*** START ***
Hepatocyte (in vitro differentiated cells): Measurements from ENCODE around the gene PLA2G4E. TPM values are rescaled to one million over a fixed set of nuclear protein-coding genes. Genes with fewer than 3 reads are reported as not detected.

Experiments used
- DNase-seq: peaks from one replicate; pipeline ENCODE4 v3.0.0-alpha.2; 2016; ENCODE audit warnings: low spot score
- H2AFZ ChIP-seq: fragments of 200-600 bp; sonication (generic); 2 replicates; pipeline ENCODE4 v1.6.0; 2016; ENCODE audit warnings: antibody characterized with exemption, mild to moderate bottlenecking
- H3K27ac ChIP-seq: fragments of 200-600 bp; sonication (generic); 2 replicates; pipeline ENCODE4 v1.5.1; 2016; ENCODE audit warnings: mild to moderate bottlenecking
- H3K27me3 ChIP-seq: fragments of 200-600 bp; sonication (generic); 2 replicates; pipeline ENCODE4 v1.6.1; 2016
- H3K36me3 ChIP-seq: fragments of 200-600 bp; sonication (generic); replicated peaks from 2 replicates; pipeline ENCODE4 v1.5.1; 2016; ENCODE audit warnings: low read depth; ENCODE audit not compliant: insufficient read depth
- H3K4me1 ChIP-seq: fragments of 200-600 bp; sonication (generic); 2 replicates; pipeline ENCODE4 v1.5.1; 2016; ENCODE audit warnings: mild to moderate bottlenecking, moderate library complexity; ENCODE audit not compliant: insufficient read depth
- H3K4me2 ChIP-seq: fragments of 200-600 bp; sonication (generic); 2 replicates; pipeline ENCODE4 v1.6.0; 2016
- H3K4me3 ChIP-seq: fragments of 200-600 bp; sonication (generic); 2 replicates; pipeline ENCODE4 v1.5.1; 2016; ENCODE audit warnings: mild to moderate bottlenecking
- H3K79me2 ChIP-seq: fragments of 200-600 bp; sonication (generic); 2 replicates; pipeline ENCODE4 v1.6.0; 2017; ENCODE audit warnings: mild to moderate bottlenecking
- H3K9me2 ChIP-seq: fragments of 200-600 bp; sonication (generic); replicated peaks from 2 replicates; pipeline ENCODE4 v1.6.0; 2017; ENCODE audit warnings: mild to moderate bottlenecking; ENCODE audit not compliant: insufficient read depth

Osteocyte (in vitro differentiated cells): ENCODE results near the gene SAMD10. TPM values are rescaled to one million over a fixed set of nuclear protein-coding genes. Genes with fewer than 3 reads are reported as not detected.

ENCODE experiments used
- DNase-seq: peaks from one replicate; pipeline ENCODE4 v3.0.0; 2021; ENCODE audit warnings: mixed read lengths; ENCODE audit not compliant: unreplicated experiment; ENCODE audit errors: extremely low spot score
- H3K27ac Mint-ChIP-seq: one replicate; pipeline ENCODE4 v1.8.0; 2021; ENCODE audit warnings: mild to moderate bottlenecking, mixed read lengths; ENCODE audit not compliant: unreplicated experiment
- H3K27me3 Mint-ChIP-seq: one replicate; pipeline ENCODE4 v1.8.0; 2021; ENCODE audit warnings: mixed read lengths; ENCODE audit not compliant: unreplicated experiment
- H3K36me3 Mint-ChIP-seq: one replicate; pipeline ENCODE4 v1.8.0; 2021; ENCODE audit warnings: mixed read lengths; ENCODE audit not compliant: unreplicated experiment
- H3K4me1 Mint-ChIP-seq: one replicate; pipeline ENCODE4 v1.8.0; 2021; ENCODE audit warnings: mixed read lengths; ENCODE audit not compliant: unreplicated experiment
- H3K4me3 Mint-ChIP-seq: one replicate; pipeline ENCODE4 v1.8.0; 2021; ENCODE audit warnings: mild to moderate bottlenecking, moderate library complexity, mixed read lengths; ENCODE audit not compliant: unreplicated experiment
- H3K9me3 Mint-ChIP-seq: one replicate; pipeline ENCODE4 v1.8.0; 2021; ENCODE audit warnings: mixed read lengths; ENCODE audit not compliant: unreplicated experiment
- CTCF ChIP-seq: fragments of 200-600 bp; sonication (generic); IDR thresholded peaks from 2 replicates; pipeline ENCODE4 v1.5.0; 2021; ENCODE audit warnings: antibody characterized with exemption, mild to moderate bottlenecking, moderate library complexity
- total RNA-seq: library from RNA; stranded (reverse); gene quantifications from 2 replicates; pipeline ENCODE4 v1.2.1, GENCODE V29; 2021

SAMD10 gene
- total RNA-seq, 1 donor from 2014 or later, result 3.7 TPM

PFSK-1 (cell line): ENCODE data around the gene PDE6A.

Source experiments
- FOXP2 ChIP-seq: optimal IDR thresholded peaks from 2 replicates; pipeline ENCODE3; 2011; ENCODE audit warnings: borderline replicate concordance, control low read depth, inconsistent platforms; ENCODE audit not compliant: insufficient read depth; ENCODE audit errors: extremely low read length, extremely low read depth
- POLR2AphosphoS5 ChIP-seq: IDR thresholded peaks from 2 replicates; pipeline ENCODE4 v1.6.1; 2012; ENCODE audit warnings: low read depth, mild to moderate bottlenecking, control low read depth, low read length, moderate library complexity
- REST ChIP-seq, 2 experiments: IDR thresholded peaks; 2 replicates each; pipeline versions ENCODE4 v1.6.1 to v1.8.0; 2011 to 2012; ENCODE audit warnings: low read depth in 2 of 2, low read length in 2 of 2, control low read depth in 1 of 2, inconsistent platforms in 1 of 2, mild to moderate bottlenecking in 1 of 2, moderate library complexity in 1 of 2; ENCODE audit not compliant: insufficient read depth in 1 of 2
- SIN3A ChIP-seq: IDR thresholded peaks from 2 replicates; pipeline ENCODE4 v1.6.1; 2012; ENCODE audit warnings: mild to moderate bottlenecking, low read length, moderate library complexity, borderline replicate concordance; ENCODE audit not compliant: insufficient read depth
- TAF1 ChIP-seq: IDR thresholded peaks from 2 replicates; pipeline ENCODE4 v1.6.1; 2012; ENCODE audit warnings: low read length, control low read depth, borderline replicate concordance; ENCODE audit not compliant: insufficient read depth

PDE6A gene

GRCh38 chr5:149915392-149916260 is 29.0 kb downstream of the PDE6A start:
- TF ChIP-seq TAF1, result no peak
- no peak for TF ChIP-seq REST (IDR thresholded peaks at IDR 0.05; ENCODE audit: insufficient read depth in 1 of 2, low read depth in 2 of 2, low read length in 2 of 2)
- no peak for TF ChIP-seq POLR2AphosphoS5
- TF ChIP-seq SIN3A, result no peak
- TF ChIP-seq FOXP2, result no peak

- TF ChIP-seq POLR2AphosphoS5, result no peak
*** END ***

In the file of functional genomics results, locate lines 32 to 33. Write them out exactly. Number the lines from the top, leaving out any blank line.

- TAF1 ChIP-seq: IDR thresholded peaks from 2 replicates; pipeline ENCODE4 v1.6.1; 2012; ENCODE audit warnings: low read length, control low read depth, borderline replicate concordance; ENCODE audit not compliant: insufficient read depth

PDE6A gene